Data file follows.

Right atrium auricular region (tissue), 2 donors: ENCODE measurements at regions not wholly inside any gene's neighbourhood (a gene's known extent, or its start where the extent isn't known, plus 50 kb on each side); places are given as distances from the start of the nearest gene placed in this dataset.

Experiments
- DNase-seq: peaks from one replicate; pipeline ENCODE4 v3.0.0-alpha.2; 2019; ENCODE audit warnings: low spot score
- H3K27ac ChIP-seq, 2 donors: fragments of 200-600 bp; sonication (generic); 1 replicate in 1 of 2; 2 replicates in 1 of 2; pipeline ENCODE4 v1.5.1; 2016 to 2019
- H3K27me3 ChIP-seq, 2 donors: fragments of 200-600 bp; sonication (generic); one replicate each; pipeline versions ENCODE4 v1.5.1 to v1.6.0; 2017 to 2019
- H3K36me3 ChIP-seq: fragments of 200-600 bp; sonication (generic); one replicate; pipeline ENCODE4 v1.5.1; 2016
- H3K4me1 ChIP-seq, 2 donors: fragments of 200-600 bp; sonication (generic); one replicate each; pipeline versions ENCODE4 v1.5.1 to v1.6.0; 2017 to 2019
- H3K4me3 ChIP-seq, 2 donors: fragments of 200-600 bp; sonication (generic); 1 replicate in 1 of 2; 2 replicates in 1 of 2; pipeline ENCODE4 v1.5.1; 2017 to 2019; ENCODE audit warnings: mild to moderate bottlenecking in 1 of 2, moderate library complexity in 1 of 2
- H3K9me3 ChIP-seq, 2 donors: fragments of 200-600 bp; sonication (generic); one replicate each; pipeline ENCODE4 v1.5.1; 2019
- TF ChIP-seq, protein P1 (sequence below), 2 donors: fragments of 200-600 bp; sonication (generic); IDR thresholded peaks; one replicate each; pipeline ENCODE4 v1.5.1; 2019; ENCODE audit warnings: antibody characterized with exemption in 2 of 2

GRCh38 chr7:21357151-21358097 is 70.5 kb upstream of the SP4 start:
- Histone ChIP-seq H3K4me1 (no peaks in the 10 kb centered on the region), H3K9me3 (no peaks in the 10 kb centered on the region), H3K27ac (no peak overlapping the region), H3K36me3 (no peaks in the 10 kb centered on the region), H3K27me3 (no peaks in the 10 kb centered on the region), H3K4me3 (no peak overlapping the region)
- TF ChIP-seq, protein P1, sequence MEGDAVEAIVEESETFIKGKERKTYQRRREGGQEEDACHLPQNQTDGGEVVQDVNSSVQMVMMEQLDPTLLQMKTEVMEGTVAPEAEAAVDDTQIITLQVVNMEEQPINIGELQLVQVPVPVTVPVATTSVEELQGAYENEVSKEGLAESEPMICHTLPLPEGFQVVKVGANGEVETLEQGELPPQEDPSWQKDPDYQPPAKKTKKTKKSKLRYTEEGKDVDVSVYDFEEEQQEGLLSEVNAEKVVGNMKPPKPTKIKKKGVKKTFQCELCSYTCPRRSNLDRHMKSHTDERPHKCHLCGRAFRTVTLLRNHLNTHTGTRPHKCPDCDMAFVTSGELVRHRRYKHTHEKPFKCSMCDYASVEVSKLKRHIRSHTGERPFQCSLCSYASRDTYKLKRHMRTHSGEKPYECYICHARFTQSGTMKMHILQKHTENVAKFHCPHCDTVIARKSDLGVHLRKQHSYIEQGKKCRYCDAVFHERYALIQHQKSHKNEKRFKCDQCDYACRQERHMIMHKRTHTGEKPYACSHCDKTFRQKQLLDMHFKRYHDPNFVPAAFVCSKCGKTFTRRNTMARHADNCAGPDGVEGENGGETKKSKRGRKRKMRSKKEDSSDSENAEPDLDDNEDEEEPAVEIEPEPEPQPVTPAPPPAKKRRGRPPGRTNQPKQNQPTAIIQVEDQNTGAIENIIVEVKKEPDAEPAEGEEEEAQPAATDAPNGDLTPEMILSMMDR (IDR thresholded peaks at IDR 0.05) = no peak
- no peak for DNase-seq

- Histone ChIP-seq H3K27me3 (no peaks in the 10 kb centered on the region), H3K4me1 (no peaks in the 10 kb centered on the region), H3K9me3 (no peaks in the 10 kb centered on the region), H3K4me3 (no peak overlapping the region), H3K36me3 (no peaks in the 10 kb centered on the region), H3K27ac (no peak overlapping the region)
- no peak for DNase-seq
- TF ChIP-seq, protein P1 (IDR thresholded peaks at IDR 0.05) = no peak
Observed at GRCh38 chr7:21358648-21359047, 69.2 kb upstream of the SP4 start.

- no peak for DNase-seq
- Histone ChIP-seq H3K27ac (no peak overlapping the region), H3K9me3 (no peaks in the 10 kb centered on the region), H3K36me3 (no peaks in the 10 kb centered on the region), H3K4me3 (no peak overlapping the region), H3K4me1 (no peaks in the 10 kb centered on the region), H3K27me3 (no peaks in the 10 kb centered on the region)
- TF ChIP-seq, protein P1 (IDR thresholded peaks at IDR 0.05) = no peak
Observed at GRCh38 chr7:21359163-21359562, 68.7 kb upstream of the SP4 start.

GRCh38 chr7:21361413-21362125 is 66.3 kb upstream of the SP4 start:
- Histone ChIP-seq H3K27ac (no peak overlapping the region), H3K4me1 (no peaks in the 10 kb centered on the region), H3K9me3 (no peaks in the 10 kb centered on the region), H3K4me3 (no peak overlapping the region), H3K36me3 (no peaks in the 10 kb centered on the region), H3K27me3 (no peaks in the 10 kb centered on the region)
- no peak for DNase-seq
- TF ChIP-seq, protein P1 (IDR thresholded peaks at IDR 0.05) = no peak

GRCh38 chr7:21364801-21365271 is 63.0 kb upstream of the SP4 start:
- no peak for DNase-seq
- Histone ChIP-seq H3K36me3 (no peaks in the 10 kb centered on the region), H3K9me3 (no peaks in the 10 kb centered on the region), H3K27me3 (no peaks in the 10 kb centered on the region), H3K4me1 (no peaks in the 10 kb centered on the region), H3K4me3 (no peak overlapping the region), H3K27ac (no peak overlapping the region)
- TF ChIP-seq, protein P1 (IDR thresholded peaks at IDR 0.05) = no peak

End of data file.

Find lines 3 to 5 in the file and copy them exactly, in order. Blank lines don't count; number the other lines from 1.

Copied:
- DNase-seq: peaks from one replicate; pipeline ENCODE4 v3.0.0-alpha.2; 2019; ENCODE audit warnings: low spot score
- H3K27ac ChIP-seq, 2 donors: fragments of 200-600 bp; sonication (generic); 1 replicate in 1 of 2; 2 replicates in 1 of 2; pipeline ENCODE4 v1.5.1; 2016 to 2019
- H3K27me3 ChIP-seq, 2 donors: fragments of 200-600 bp; sonication (generic); one replicate each; pipeline versions ENCODE4 v1.5.1 to v1.6.0; 2017 to 2019